It is difficult to conceive the reason why Maine prosecutors have declined to effect arrests in the case of Baby Ayla Reynolds. I have not come up with an answer.
As Ayla's family is now set to release the evidence shared with them, there will likely be a strong backlash of anger against prosecutors.
The evidence is overwhelming.
|Didn't hear a thing...not a thing|
|victim of parents; victim of prosecutor|
When you read the evidence, you will be stunned, and angry.
When you hear a prosecutor say he has "35 years experience", you will wonder if this is a dedicated professional who has given his life for justice, or if, in his 35 years experience, he has been by-passed by the private sector for 30 years.
If you think you felt anger towards the Tudelas, wait until you read the news release, but it is the Maine State Police that you will question the strategy they employed, among others, in this quest.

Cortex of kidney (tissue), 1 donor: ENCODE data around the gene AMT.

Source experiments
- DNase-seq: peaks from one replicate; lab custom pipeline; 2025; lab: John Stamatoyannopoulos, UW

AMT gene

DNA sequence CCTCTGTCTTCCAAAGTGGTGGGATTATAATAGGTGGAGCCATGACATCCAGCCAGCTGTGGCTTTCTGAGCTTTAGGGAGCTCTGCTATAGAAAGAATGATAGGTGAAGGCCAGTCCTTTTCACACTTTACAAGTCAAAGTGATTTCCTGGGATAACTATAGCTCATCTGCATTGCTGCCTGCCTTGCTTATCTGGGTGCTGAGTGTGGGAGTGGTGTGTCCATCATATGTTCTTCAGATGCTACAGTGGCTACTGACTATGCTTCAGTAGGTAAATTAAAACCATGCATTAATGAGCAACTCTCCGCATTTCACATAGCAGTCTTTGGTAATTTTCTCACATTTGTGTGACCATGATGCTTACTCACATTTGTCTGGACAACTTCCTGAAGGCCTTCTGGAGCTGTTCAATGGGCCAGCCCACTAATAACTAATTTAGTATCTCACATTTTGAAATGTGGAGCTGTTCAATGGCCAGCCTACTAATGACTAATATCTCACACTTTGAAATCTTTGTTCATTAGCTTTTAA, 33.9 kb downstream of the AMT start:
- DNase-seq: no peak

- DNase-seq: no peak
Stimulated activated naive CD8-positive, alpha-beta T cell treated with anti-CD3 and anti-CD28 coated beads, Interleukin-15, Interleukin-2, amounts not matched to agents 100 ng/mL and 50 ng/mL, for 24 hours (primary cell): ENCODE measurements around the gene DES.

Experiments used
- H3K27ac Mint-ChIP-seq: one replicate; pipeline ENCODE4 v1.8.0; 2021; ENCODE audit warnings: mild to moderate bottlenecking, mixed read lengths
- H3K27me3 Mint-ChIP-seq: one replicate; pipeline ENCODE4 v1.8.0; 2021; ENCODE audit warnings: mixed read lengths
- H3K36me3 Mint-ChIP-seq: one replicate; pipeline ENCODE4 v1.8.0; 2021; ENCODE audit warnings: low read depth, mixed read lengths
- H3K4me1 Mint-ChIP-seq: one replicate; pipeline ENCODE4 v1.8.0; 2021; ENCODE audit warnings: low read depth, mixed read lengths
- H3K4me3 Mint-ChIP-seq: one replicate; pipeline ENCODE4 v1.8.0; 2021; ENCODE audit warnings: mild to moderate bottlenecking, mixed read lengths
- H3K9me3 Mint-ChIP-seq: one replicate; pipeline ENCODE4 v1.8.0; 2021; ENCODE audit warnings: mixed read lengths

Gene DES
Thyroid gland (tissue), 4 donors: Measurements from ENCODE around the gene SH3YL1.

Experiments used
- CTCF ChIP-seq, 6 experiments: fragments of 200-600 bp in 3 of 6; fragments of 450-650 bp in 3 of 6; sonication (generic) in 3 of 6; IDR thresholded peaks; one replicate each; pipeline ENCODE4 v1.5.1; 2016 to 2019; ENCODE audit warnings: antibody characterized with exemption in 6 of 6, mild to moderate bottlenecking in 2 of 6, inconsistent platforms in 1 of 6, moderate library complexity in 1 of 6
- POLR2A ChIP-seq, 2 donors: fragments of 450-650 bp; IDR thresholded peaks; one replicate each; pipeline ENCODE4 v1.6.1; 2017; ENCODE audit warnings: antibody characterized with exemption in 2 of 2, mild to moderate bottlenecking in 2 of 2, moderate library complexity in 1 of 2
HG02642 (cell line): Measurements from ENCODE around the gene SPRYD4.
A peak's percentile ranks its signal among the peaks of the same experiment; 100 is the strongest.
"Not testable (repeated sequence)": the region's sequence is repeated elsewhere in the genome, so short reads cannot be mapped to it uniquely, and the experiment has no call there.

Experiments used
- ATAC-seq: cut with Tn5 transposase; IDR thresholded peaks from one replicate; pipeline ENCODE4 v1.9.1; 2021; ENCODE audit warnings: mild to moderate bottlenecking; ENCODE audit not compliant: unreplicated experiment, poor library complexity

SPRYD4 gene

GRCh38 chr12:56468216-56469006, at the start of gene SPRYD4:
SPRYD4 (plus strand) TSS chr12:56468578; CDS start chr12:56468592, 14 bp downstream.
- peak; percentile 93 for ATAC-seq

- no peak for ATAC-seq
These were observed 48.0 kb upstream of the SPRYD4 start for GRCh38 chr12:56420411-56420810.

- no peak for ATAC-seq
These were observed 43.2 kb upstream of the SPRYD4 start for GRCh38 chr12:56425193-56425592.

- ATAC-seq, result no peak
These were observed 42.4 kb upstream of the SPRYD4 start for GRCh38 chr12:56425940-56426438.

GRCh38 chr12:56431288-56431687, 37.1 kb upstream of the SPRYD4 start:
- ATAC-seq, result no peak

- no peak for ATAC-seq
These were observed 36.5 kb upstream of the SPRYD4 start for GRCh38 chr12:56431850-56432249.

Who is to blame?
The investigating police?
Ayla Reynolds was a battered and abused child, who's father, Justin DiPietro, while unemployed, purchased a life insurance policy against one of his two children, Ayla, only to report her "missing" and "kidnapped" weeks later. His story quickly fell apart, and he refused to call out to the "kidnapper", which indicated, in Behavioral Analysis, guilt.
When he finally spoke, he referenced Ayla in the past tense, indicating death, and said "contrary to rumors floating around out there..." which has caused us to believe that Ayla's body was dumped in water, perhaps the Kennebec River.
Without a lawyer, this uneducated young man bested the police in the interrogation process.
The life insurance company, should DiPietro cash in, will send in an investigator. Insurance companies will take the best and brightest from law enforcement and draw them in with the promise of a better salary. Insurance investigators often have higher education and better training and do not share the same burden of proof necessary for prosecution.
DiPietro's hair-brain scheme would not fly. He will not see a penny of the life insurance policy, even if police and/or prosecutors fail to find justice for Ayla.